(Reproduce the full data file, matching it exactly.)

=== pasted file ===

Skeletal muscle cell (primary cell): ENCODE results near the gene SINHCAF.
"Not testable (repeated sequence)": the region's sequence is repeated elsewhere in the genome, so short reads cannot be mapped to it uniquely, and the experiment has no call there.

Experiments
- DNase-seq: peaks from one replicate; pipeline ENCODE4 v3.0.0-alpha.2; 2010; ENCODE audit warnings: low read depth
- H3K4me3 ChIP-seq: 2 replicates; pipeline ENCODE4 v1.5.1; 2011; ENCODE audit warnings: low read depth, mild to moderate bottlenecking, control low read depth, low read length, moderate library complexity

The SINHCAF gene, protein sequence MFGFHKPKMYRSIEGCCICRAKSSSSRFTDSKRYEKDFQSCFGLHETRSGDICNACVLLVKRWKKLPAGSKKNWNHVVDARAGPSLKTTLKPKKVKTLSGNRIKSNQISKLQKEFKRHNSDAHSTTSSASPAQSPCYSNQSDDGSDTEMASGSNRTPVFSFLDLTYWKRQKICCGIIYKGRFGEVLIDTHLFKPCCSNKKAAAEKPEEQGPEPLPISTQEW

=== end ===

Skeletal muscle cell (primary cell): ENCODE results near the gene SINHCAF.
"Not testable (repeated sequence)": the region's sequence is repeated elsewhere in the genome, so short reads cannot be mapped to it uniquely, and the experiment has no call there.

Experiments
- DNase-seq: peaks from one replicate; pipeline ENCODE4 v3.0.0-alpha.2; 2010; ENCODE audit warnings: low read depth
- H3K4me3 ChIP-seq: 2 replicates; pipeline ENCODE4 v1.5.1; 2011; ENCODE audit warnings: low read depth, mild to moderate bottlenecking, control low read depth, low read length, moderate library complexity

The SINHCAF gene, protein sequence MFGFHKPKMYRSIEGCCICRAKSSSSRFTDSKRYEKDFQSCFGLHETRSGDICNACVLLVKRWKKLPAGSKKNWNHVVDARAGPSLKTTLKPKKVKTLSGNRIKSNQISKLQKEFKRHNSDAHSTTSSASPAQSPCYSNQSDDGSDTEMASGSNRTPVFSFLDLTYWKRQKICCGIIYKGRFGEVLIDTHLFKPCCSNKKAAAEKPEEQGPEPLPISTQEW